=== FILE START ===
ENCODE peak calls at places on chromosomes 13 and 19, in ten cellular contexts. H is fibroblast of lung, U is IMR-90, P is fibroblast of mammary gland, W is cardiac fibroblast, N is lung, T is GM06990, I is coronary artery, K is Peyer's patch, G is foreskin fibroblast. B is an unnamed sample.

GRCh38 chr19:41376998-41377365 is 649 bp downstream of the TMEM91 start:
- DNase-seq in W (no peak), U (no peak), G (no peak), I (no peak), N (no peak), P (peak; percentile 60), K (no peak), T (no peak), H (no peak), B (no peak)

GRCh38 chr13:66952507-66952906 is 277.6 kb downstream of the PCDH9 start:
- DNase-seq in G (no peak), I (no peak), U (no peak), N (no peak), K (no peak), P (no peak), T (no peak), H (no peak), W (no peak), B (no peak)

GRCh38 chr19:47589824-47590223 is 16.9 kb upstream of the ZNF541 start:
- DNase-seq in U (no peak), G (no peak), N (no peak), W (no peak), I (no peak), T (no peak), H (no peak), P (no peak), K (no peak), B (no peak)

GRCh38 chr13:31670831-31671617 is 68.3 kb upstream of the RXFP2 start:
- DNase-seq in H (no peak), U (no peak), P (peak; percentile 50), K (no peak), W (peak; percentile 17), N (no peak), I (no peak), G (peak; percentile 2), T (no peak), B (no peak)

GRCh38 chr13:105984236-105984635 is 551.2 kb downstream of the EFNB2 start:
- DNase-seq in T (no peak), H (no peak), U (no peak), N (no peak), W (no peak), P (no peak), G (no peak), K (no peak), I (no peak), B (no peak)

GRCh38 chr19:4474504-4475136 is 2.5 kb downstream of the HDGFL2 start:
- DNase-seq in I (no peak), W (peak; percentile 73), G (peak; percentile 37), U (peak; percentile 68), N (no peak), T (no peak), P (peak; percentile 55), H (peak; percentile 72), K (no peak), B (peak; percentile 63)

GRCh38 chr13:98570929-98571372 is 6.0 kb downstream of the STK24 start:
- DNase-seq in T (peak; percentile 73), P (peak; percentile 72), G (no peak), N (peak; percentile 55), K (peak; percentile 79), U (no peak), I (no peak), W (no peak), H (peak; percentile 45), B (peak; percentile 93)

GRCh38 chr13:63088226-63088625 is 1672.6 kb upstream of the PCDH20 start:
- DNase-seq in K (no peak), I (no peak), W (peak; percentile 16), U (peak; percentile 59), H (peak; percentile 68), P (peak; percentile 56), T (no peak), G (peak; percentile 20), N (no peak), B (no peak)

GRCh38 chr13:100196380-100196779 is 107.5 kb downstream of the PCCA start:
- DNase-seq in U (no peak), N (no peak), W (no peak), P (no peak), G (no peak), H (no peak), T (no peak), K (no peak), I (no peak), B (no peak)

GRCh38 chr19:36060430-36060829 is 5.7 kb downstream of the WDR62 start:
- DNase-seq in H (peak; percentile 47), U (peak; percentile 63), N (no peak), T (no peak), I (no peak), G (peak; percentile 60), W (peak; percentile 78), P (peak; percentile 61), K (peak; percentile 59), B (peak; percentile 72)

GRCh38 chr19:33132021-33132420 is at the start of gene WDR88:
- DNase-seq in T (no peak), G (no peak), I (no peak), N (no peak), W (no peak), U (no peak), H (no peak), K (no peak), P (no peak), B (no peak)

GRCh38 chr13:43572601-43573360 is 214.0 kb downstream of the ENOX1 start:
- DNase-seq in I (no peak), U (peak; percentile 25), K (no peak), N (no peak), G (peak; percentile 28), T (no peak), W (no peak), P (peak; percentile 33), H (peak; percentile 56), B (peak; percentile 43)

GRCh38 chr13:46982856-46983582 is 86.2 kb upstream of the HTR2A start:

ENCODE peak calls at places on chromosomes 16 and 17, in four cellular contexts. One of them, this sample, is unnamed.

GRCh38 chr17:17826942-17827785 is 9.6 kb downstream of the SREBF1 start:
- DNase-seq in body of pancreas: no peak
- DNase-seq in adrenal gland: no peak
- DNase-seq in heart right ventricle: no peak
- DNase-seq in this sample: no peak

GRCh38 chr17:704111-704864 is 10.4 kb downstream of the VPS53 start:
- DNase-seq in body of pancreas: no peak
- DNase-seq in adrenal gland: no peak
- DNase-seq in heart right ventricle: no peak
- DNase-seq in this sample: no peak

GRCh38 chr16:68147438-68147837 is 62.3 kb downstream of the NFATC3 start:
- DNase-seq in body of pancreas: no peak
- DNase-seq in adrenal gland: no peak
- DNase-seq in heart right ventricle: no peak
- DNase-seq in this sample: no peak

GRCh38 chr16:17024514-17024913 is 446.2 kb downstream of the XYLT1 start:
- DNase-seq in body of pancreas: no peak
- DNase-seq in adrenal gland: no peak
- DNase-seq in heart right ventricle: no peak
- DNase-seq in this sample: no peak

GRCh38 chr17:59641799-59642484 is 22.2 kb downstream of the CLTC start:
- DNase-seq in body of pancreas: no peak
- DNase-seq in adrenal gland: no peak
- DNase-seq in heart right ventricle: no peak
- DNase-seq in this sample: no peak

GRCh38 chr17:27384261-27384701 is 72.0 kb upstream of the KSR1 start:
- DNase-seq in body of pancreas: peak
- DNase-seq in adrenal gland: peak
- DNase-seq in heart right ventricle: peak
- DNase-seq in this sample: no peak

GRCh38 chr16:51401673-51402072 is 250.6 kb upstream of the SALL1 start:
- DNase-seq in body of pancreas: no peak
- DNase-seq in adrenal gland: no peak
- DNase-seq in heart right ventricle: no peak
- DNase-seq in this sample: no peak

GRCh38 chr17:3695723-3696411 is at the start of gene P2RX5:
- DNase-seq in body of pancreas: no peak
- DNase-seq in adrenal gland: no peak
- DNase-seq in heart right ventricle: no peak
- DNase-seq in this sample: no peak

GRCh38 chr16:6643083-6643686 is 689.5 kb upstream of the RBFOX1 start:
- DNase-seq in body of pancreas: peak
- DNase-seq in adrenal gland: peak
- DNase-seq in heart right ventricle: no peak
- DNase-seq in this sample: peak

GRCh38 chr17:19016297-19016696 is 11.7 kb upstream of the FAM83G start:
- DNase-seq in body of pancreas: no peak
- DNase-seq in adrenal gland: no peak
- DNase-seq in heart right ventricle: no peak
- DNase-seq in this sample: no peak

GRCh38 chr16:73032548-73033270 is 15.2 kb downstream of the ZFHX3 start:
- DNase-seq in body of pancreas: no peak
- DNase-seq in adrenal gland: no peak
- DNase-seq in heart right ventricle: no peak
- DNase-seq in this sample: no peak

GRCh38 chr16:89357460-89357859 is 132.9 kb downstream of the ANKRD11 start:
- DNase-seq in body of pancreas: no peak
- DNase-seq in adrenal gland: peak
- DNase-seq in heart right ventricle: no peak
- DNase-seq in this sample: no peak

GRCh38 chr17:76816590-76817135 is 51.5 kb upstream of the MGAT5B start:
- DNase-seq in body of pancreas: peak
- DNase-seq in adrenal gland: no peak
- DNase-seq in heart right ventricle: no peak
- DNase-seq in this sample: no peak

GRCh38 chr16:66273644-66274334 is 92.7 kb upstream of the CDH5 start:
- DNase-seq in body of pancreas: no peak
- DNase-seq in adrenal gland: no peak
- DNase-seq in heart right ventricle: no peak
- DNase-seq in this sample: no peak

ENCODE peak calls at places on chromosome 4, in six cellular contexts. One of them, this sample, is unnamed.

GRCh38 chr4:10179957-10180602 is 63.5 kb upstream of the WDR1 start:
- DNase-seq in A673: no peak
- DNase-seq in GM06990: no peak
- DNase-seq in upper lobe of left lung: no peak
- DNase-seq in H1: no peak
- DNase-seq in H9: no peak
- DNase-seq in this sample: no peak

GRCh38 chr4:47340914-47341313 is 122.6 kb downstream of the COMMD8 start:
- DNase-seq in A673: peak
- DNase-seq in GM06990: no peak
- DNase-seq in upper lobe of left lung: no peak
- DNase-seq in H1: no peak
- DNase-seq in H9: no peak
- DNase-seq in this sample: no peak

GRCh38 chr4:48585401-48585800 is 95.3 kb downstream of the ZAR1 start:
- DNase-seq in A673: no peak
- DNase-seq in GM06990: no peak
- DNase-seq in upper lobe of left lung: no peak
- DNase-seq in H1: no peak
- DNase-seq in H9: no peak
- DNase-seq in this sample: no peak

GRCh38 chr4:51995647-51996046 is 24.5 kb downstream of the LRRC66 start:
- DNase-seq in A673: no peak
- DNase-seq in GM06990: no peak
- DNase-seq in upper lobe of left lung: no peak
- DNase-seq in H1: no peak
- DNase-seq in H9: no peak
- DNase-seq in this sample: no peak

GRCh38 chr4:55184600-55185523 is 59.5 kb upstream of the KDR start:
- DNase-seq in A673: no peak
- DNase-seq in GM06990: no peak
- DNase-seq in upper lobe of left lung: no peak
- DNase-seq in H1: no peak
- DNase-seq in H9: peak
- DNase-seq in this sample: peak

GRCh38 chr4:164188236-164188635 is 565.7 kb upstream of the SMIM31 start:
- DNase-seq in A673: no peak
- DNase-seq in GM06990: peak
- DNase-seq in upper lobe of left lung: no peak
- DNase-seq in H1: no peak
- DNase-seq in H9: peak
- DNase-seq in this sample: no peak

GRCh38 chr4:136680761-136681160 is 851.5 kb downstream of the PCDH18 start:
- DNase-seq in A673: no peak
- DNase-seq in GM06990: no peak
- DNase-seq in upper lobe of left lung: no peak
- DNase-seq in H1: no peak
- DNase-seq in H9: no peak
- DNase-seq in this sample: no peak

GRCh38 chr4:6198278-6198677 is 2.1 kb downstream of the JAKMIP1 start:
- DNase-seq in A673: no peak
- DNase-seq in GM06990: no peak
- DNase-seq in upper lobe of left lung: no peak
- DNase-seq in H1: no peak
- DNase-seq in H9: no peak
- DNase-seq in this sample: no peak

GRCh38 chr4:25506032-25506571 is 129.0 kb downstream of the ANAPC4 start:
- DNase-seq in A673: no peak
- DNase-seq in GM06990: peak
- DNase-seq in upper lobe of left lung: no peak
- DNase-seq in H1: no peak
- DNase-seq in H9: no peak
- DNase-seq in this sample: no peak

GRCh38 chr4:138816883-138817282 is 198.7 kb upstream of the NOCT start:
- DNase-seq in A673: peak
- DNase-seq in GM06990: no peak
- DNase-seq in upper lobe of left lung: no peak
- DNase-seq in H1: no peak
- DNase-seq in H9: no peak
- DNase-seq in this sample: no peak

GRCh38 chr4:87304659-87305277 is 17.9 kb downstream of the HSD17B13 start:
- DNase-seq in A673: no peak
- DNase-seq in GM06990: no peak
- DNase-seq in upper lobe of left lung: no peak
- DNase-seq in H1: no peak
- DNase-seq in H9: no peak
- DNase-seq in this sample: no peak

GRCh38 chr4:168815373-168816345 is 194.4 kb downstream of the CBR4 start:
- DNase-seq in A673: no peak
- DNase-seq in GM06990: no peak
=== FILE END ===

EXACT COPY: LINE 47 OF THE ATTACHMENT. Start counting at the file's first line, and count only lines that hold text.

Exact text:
- DNase-seq in this sample: no peak